In 1720 Captain John Gray, who had retired from the army, purchased a block of land close to the river in East Twickenham to build homes for ‘respectable citizens of Twickenham’. Montpellier Road, as he named it, was to have its own chapel and school, which would serve the householders and their families and staff. Gray obtained approval from the Bishop of London to build the chapel and to appoint his own chaplain. An engraved communion plate dated from 1720 commemorates the opening of the chapel and this plate is now held by St. Stephen’s Church.

In 1848 the rail service operated by the London and South Western railway was extended to Twickenham and in 1873 residents petitioned for a local station at St. Margaret’s. One of the key petitioners was Henry Little, a builder and developer, who owned Cambridge Park House and who had begun to develop the land around the house for housing for the bankers, lawyers and business owners who wanted to live in outer London. This became the present Cambridge Park and number 21 served as the vicarage until 2010.

With the coming of the railway the population expanded and Montpellier Chapel, which had been built to accommodate 250 was now too small.  The Little family donated the triangle of land bounded by an ancient right of way (now St. Stephen’s Passage) and the Richmond Road.  The triangular shape is why the church is not built to the usual East facing ecclesiastical layout but in fact faces North.

An appeal was launched for funds to raise the £7000 needed to build the church (£7m today) It was to be designed to seat 1000 people.  The appeal was launched in April 1873 and by August the full amount was oversubscribed. The architects commissioned were Lockwood and Mawson,  best known for their work on the model community of Saltaire in Yorkshire.  A new parish was divided off from Twickenham, and The Duchess of Teck (the larger than life mother-in-law of the future George V) laid the foundation stone.  By 1st December 1875 the foundations for the whole church were completed, but only the nave was ready for the consecration by Bishop Claughton, suffragan to the Bishop of London (It was not until 1907 that the consecration of the tower by the first Bishop of Kensington marked the completion of the external structure). The first Vicar was Rev Francis Moran, who had been the minister at Montpellier Chapel. Henry Little became the first People’s Churchwarden.

The church became operational in 1876 and the Montpellier chapel was then sold and used by various secular businesses. It finally collapsed in 1941 and was replaced with a modern house. Some stones from the chapel arched windows were brought to St. Stephen’s and in 2011 were used to make a bench outside the new extension. The school building is now a private house mistakenly called ‘The Old Chapel’.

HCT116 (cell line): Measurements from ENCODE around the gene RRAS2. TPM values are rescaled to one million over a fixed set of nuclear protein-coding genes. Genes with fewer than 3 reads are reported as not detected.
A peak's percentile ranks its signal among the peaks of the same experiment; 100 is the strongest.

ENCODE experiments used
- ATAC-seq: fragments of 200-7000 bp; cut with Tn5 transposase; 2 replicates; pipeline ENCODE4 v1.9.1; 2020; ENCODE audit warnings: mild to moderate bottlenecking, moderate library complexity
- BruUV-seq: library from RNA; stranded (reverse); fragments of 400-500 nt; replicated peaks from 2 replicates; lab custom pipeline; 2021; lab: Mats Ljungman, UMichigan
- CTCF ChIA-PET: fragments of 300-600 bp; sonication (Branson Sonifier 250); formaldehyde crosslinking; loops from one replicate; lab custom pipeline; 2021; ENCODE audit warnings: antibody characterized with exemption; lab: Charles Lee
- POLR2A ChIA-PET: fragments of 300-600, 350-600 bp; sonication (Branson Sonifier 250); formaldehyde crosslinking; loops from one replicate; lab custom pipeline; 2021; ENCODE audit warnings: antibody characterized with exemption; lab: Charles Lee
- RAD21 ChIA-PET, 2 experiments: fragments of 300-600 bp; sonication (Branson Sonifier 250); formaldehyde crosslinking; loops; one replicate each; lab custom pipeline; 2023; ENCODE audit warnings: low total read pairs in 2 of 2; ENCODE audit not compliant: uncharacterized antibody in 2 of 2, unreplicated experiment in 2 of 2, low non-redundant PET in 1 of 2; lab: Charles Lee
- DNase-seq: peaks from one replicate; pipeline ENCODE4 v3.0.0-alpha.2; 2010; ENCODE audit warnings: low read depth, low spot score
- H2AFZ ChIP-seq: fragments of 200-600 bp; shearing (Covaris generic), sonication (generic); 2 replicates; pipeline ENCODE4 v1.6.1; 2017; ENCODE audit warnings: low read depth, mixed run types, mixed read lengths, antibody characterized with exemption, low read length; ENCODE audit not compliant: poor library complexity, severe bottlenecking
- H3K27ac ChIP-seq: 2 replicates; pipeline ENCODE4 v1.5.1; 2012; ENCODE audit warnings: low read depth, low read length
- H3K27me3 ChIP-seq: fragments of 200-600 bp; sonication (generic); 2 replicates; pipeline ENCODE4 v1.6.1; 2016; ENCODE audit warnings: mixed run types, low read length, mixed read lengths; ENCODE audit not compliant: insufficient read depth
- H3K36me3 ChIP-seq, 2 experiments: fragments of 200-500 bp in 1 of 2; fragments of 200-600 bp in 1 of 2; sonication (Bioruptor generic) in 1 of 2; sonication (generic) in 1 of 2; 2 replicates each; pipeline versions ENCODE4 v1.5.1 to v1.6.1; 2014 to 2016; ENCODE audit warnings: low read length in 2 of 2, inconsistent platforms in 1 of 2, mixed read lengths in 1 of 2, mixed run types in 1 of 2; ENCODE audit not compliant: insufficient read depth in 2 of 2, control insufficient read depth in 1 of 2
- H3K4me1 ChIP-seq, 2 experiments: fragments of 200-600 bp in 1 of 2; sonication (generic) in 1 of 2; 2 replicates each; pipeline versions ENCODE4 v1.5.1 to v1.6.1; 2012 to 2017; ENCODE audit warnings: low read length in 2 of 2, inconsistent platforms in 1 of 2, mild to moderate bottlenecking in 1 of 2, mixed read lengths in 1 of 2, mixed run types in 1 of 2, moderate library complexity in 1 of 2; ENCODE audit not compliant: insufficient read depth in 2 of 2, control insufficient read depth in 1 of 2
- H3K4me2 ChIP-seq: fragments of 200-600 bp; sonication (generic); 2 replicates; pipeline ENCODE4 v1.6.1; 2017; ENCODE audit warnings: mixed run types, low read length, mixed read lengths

In 1896 a chapel was built by St. Stephen’s on the northern edge of the parish to serve the residents of the workers’ cottages in the area now bounded by Winchester Road and the Chertsey Road. This building is now used by St. Stephen’s school, which was also built at the same time.

The Centenary Room was created from the West (South) door entry area in 1976 to mark the anniversary of the opening of the church. A new building for community and church use called the Crossway was opened in 1999 and an extension to the church called the Spring built alongside St. Stephen’s passage and opened in 2011 by the Bishop of Kensington, Paul Williams.

In 2013 the Ark Room (old choir vestry) was transformed into a chapel space called the Prayer Chapel.

The interior of the church has some fine Victorian stained glass. The tops of the stone columns are decorated with carvings of flowers based on the plants in Henry Little’s garden. The church’s Evangelical tradition is commemorated by stone carvings below the clerestory windows,  of the heads of the key leaders of the Reformation. They are Wycliff, Cranmer, Latimer, Ridley, Bradford and Hooper.  The church also has one of the best preserved Willis organs in London.


By David Parish (PCC Member)  

With acknowledgement to previous and current members of the church Raymond Luker and Alfred Pinnington, who did much of the research, and to the Twickenham Local History Society and the Department for Culture, Media and Sport.

April 2012